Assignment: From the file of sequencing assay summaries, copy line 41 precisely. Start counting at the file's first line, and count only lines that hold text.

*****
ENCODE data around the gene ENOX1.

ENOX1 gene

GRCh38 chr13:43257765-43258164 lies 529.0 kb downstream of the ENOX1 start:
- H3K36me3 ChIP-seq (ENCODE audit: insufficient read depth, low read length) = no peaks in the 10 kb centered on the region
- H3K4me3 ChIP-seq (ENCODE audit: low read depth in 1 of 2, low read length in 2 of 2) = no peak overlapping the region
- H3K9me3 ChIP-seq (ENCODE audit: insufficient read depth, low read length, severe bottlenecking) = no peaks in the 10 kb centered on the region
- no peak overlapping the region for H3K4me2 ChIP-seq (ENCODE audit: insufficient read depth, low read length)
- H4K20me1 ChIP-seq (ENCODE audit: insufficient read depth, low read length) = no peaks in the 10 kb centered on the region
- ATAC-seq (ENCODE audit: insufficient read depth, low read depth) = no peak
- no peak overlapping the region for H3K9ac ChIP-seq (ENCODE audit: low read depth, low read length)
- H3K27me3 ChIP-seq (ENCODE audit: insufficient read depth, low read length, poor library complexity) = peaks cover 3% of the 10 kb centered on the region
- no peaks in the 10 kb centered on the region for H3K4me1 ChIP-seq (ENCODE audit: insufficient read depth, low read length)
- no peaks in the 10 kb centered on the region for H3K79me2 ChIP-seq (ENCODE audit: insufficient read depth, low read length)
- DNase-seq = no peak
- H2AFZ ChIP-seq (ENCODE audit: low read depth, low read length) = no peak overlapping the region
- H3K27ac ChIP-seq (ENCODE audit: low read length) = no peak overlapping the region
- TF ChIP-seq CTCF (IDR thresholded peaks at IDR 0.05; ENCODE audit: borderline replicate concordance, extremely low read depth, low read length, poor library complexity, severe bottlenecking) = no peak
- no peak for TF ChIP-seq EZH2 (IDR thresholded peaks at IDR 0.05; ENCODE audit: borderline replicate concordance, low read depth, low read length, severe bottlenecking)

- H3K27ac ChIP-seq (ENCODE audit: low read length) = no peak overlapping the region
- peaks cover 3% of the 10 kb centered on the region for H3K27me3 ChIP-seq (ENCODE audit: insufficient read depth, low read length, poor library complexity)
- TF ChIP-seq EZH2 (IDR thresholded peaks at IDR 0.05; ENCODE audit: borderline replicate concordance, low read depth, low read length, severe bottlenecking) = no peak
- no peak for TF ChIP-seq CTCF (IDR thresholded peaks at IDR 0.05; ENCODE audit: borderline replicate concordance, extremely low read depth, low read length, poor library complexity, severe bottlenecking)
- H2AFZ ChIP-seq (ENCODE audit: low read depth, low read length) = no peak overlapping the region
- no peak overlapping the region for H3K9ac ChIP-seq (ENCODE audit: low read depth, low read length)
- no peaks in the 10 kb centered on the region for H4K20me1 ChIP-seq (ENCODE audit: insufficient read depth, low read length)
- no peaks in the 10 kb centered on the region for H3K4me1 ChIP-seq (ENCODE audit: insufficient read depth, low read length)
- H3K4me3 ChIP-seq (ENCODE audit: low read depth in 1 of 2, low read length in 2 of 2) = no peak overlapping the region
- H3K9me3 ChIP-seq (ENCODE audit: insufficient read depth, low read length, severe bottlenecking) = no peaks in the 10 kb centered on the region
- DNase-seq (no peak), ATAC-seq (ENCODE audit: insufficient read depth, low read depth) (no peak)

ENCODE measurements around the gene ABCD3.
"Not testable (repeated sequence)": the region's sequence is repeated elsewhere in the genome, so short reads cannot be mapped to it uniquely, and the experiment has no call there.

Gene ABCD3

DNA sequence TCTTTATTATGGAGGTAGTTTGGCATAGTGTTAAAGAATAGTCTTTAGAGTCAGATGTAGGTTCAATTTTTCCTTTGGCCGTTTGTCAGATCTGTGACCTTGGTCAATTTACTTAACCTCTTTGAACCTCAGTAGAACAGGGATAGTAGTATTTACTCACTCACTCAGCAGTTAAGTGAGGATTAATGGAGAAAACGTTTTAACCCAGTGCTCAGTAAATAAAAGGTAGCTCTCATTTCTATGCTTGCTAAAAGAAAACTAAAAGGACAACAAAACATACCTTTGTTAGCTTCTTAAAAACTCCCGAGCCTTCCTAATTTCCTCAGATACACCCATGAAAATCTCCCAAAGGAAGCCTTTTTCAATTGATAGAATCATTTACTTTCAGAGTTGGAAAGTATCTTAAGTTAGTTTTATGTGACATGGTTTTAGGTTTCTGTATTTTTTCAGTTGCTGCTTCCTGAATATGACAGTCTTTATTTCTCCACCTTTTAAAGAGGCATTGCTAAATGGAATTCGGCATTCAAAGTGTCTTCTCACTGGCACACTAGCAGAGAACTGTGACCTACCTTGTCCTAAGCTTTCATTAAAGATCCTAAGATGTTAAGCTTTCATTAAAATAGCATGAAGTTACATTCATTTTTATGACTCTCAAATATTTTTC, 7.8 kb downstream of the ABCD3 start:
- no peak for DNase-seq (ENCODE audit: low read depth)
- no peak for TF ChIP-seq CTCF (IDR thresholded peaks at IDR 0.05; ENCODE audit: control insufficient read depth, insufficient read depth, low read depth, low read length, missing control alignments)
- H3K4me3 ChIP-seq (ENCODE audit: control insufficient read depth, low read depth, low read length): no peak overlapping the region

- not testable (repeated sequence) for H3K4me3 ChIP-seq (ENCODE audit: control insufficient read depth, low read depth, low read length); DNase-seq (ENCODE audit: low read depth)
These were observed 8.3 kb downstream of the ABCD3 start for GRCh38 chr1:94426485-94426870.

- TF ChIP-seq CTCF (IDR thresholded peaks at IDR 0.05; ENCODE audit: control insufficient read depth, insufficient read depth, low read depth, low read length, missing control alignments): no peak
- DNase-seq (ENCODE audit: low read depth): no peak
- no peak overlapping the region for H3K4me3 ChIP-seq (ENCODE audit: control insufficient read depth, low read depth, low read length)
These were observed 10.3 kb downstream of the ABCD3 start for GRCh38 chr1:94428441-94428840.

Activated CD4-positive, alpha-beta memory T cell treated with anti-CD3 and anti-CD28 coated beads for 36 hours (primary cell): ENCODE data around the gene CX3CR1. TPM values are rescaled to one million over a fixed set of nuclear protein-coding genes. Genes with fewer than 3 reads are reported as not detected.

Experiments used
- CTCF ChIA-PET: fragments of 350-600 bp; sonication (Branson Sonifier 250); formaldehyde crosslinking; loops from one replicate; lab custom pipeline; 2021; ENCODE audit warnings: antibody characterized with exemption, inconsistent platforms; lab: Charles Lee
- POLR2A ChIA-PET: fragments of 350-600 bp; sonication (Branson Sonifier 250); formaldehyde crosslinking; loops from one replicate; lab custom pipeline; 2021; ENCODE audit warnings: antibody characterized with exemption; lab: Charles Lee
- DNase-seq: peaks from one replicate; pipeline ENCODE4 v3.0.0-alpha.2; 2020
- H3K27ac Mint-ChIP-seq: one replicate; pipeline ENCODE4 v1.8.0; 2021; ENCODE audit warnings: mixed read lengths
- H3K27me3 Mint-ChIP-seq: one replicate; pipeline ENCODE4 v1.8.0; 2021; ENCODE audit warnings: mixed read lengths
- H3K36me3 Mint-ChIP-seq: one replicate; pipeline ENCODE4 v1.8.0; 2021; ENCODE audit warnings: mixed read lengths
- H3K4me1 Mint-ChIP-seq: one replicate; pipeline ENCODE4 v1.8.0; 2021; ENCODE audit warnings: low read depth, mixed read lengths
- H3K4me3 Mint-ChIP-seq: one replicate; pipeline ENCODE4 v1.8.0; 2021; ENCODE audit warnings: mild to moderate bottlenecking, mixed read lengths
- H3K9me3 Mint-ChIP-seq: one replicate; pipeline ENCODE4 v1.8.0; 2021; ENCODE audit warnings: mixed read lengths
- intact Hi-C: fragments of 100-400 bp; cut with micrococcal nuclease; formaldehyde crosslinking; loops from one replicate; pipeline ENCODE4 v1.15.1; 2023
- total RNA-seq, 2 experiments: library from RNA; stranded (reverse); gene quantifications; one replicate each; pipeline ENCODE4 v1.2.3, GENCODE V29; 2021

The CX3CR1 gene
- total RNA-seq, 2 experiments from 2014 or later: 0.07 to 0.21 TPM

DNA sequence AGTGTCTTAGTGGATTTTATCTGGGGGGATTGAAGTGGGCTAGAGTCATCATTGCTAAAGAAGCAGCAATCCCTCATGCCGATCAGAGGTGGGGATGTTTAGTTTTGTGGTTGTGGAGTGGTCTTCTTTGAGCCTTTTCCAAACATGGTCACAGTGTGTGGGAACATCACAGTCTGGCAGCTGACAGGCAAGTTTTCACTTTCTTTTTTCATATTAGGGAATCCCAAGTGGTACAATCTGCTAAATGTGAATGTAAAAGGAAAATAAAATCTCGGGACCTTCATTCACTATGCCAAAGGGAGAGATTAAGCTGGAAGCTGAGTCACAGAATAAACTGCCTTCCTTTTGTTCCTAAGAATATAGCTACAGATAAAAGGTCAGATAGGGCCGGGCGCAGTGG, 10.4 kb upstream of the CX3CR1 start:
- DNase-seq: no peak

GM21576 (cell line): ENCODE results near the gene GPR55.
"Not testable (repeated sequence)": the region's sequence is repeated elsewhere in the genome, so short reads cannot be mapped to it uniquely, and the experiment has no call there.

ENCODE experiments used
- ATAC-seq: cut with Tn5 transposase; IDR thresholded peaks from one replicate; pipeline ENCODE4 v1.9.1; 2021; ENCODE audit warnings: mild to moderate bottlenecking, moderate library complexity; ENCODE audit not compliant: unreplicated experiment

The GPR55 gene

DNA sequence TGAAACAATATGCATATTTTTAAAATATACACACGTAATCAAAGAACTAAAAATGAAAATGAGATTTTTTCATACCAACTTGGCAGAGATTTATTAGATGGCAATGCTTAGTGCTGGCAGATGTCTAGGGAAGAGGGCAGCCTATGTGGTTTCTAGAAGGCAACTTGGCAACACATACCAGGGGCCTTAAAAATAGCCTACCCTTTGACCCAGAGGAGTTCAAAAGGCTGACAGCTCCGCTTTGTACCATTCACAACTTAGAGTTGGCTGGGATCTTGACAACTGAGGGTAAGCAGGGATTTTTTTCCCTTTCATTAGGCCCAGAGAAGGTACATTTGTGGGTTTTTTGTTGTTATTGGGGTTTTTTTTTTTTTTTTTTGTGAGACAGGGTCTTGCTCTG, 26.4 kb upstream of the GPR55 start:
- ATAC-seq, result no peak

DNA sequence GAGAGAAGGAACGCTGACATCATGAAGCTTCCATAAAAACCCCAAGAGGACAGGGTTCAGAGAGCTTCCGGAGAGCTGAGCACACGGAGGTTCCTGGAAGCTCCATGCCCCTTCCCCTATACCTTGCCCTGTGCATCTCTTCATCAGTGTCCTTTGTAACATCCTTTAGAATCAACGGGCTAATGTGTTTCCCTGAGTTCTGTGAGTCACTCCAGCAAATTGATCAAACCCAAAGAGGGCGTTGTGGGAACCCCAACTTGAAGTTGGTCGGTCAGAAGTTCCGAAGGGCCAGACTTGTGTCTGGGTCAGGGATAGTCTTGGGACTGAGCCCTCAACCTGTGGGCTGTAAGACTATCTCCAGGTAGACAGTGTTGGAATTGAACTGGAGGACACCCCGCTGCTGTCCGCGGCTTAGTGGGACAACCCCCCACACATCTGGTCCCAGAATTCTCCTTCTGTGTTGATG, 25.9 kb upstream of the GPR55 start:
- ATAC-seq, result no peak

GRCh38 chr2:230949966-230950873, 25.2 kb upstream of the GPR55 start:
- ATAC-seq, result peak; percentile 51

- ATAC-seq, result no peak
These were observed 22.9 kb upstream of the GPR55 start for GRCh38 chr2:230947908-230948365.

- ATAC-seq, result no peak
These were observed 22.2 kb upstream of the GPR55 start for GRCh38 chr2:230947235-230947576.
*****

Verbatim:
- no peak overlapping the region for H3K4me3 ChIP-seq (ENCODE audit: control insufficient read depth, low read depth, low read length)